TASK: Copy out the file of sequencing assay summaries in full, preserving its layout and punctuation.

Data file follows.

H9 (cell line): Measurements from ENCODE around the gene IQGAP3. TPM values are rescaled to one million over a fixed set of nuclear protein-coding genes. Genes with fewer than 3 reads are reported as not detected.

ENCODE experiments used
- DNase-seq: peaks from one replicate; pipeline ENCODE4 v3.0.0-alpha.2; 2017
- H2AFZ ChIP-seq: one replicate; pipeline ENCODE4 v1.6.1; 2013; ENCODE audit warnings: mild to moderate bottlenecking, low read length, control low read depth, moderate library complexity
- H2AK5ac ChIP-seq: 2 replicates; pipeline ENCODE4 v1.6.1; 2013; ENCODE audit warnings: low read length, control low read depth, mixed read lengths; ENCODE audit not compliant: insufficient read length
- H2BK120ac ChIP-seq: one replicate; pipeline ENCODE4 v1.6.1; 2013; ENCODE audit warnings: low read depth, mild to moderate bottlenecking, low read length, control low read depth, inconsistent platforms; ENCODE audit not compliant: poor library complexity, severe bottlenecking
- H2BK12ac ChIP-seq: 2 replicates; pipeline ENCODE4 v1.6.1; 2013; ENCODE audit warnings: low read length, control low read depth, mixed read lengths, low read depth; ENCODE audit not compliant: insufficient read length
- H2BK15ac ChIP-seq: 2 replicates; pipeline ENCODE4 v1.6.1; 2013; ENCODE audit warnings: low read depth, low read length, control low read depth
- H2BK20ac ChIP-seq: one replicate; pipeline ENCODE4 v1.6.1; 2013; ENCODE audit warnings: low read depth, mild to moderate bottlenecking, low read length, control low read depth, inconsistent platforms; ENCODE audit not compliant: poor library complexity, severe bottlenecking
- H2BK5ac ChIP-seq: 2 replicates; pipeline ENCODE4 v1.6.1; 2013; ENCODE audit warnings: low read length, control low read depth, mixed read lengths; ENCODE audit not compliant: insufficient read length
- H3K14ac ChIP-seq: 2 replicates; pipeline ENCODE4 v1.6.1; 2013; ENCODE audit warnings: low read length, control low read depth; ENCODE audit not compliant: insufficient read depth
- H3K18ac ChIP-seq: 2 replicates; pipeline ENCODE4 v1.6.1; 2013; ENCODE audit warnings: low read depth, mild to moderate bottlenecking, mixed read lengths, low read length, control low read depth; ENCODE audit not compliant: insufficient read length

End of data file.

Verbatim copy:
H9 (cell line): Measurements from ENCODE around the gene IQGAP3. TPM values are rescaled to one million over a fixed set of nuclear protein-coding genes. Genes with fewer than 3 reads are reported as not detected.

ENCODE experiments used
- DNase-seq: peaks from one replicate; pipeline ENCODE4 v3.0.0-alpha.2; 2017
- H2AFZ ChIP-seq: one replicate; pipeline ENCODE4 v1.6.1; 2013; ENCODE audit warnings: mild to moderate bottlenecking, low read length, control low read depth, moderate library complexity
- H2AK5ac ChIP-seq: 2 replicates; pipeline ENCODE4 v1.6.1; 2013; ENCODE audit warnings: low read length, control low read depth, mixed read lengths; ENCODE audit not compliant: insufficient read length
- H2BK120ac ChIP-seq: one replicate; pipeline ENCODE4 v1.6.1; 2013; ENCODE audit warnings: low read depth, mild to moderate bottlenecking, low read length, control low read depth, inconsistent platforms; ENCODE audit not compliant: poor library complexity, severe bottlenecking
- H2BK12ac ChIP-seq: 2 replicates; pipeline ENCODE4 v1.6.1; 2013; ENCODE audit warnings: low read length, control low read depth, mixed read lengths, low read depth; ENCODE audit not compliant: insufficient read length
- H2BK15ac ChIP-seq: 2 replicates; pipeline ENCODE4 v1.6.1; 2013; ENCODE audit warnings: low read depth, low read length, control low read depth
- H2BK20ac ChIP-seq: one replicate; pipeline ENCODE4 v1.6.1; 2013; ENCODE audit warnings: low read depth, mild to moderate bottlenecking, low read length, control low read depth, inconsistent platforms; ENCODE audit not compliant: poor library complexity, severe bottlenecking
- H2BK5ac ChIP-seq: 2 replicates; pipeline ENCODE4 v1.6.1; 2013; ENCODE audit warnings: low read length, control low read depth, mixed read lengths; ENCODE audit not compliant: insufficient read length
- H3K14ac ChIP-seq: 2 replicates; pipeline ENCODE4 v1.6.1; 2013; ENCODE audit warnings: low read length, control low read depth; ENCODE audit not compliant: insufficient read depth
- H3K18ac ChIP-seq: 2 replicates; pipeline ENCODE4 v1.6.1; 2013; ENCODE audit warnings: low read depth, mild to moderate bottlenecking, mixed read lengths, low read length, control low read depth; ENCODE audit not compliant: insufficient read length